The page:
Wednesday, 17 June 2020
Australian Labor Party
I rise in this adjournment debate to raise some very serious questions about the conduct of the Labor Party in Victoria and Victorian Labor Party members of parliament, not just state but federal. On 60 Minutes on Sunday night and in The Age newspaper the following morning, the shocking headlines reverberated in every household in Victoria and around the nation. Labor writes notorious head kicker, Adem Somyurek, a power hungry Minister of the Crown, brought back into cabinet by Premier Daniel Andrews after being forced to resign over his treatment of a staff member, was caught red-handed on videotape boasting about how he wielded most of the power in Victorian Labor as well as branch stacking, using disgusting foul language about numerous people—including the Premier and one of his female cabinet colleagues—seemingly organising forged documents, cash payments for fake Labor Party members, with staff improperly working for his factional machine rather than for the members of parliament for whom they were hired to work.
Labor has tried to give the impression that it has moved quickly to stop the rot, with the Premier referring these matters to Victoria Police and IBAC, sacking Adem Somyurek, expelling him from the party and forcing the resignation of two other cabinet ministers close to Somyurek. The national executive of the ALP has taken over the Victorian branch and a full-blown inquiry is now underway. It seems the pre-selections of all state and federal MPs in Victoria are now safe.
Labor and the Leader of the Opposition, Mr Albanese, have been incredibly slow off the mark when it comes to understanding the role of the federal member for Holt, Mr Byrne. It was Mr Byrne's federal electorate office in Cranbourne West where these covert video recordings occurred. The surveillance may be unlawful under both Victorian and Commonwealth law. The Leader of the Opposition, Mr Albanese, was the only person in the nation, it seems, who didn't seem to notice the map of the electorate for Holt, a poster, the parliamentary screensaver and there was even—for viewers who watched this very closely—a photo of Mr Byrne on the bookshelf. But Mr Albanese failed to speak with Mr Byrne, let alone understand whether he had any knowledge of this surveillance. Under the Victorian Surveillance Devices Act, it is an offence for a person to knowingly install, use or maintain a listening or optical device unless it's for law enforcement purposes, in the public interest or for the protection of the lawful interests of the person making the recording. The maximum penalty is two years in jail. Mr Byrne has agreed to cooperate with police. If he has any knowledge of these covert activities in his office whatsoever, his position as deputy chair of the parliament's—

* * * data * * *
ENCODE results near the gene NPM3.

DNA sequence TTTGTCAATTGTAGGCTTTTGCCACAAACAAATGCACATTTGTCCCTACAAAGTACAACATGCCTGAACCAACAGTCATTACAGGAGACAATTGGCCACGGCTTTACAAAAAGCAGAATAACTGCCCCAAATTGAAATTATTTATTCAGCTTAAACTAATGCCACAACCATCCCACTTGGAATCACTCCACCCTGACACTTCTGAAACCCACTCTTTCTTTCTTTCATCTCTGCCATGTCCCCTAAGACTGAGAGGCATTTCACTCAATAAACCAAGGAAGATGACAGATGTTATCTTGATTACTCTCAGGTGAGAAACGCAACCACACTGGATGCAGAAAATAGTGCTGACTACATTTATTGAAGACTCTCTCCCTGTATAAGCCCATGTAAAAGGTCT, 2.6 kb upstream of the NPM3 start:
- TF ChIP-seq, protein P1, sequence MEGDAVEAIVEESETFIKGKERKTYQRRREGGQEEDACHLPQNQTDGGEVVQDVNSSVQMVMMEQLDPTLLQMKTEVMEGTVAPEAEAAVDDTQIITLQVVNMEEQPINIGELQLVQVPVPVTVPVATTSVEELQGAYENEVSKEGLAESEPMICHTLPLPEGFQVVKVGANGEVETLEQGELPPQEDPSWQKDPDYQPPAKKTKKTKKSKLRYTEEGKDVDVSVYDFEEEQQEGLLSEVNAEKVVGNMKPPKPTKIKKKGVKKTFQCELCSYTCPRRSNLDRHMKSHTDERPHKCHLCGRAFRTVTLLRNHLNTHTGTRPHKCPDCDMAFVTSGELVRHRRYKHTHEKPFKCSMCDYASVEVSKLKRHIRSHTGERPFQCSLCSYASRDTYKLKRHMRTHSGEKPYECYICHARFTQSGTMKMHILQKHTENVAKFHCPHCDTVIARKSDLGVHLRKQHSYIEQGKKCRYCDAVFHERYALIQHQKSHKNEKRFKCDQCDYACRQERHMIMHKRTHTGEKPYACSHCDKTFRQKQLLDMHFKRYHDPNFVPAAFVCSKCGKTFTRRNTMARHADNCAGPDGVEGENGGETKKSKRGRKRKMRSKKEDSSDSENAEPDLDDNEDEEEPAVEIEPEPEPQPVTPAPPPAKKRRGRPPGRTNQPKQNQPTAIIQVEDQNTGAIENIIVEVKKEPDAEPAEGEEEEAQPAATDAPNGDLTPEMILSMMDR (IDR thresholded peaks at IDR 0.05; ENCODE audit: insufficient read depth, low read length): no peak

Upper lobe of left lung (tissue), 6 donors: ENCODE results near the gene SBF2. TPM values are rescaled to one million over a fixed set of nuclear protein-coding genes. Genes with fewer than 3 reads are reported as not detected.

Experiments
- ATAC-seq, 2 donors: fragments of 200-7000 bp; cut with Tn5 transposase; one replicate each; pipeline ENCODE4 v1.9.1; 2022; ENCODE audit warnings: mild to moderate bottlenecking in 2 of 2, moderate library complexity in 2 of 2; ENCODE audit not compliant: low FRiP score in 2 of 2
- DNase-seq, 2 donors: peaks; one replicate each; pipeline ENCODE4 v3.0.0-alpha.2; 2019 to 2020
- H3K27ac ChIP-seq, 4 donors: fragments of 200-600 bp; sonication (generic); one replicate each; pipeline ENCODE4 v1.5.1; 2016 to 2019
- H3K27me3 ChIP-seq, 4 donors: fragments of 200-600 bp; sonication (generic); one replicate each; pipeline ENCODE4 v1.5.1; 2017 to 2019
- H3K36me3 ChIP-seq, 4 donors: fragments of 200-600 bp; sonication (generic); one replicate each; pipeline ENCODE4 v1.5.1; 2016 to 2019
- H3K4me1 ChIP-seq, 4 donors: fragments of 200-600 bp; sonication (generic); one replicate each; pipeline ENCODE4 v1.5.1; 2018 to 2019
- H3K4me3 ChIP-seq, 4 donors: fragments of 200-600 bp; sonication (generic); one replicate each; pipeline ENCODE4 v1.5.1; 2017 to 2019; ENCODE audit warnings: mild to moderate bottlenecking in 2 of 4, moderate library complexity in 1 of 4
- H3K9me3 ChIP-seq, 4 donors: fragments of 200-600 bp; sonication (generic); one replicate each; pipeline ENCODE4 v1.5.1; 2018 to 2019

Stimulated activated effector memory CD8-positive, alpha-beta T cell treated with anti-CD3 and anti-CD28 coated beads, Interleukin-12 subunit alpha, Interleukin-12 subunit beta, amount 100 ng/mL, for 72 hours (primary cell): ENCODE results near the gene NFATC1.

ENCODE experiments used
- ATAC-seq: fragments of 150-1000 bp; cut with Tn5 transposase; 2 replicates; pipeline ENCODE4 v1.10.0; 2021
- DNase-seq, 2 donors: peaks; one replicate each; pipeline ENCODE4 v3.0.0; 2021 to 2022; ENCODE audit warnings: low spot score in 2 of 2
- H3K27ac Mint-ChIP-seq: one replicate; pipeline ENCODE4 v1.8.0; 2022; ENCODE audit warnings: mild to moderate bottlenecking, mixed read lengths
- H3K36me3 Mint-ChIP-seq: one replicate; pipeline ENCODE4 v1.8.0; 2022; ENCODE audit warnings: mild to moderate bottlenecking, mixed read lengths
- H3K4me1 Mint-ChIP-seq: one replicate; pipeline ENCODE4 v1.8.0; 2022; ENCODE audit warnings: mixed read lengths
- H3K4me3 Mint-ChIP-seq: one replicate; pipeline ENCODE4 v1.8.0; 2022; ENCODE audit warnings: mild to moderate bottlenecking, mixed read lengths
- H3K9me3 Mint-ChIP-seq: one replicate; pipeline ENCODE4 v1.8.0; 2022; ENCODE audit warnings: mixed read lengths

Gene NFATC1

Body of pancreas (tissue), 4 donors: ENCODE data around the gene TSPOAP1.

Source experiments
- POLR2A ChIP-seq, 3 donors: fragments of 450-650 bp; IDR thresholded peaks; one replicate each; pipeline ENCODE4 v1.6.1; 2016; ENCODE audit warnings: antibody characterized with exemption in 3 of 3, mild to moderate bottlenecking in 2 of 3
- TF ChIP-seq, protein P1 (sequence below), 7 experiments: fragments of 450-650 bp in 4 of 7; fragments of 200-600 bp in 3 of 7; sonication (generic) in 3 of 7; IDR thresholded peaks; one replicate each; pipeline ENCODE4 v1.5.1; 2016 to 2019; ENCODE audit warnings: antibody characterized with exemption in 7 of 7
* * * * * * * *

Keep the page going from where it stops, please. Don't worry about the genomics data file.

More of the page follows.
Point of order: I draw your attention to standing order 193(3), which states:
A senator shall not use offensive words against either House of Parliament or of a House of a state or territory parliament, or any member of such House, or against a judicial officer, and all imputations of improper motives and all personal reflections on those Houses, members or officers shall be considered highly disorderly.
I suggest that some of what Senator Henderson is saying right now contravenes that standing order.
I have been listening very carefully, with standing order 193—particularly subparagraph 3—at the front of my mind. Senator Henderson has not been reflecting on the member nor has she to this point imputed improper motives but has been recounting facts. I am watching that very closely.
I won't be shut down in this debate. If Mr Byrne has any knowledge of these activities, it appears that his role as deputy chair of the Parliamentary Joint Committee on Intelligence and Security is untenable. But there are other federal MPs who have said very little, including the member for Corio, Richard Marles, and Senator Carr, who are closely aligned with Mr Byrne in Victoria. It is indeed the case that the most prominent beneficiary of this week's fiasco is Mr Marles, and I ask: is that a coincidence? As the new king of Labor's Right in Victoria after Mr Marles white-anted the member for Maribyrnong, Mr Shorten, Victorians, and particularly the people—
Victorians, and particularly the people of Geelong, need to know exactly what Mr Marles knew. Was he aware of any of the goings-on in Mr Byrne's office or was he aware of any of this conduct or any of these allegations which have surfaced since Sunday night? It is no secret that Mr Marles will now be working day and night to take over the leadership from Mr Albanese. This is now much more serious—